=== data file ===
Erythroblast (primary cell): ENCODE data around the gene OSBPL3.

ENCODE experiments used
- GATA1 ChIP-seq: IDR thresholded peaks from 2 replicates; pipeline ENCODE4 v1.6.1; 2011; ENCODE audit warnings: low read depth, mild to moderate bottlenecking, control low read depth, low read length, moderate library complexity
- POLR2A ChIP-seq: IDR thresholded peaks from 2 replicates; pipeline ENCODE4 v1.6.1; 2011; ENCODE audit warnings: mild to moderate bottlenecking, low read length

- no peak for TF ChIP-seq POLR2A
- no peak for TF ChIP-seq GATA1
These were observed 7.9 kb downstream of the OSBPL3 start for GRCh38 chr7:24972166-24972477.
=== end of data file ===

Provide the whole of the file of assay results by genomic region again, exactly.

Erythroblast (primary cell): ENCODE data around the gene OSBPL3.

ENCODE experiments used
- GATA1 ChIP-seq: IDR thresholded peaks from 2 replicates; pipeline ENCODE4 v1.6.1; 2011; ENCODE audit warnings: low read depth, mild to moderate bottlenecking, control low read depth, low read length, moderate library complexity
- POLR2A ChIP-seq: IDR thresholded peaks from 2 replicates; pipeline ENCODE4 v1.6.1; 2011; ENCODE audit warnings: mild to moderate bottlenecking, low read length

- no peak for TF ChIP-seq POLR2A
- no peak for TF ChIP-seq GATA1
These were observed 7.9 kb downstream of the OSBPL3 start for GRCh38 chr7:24972166-24972477.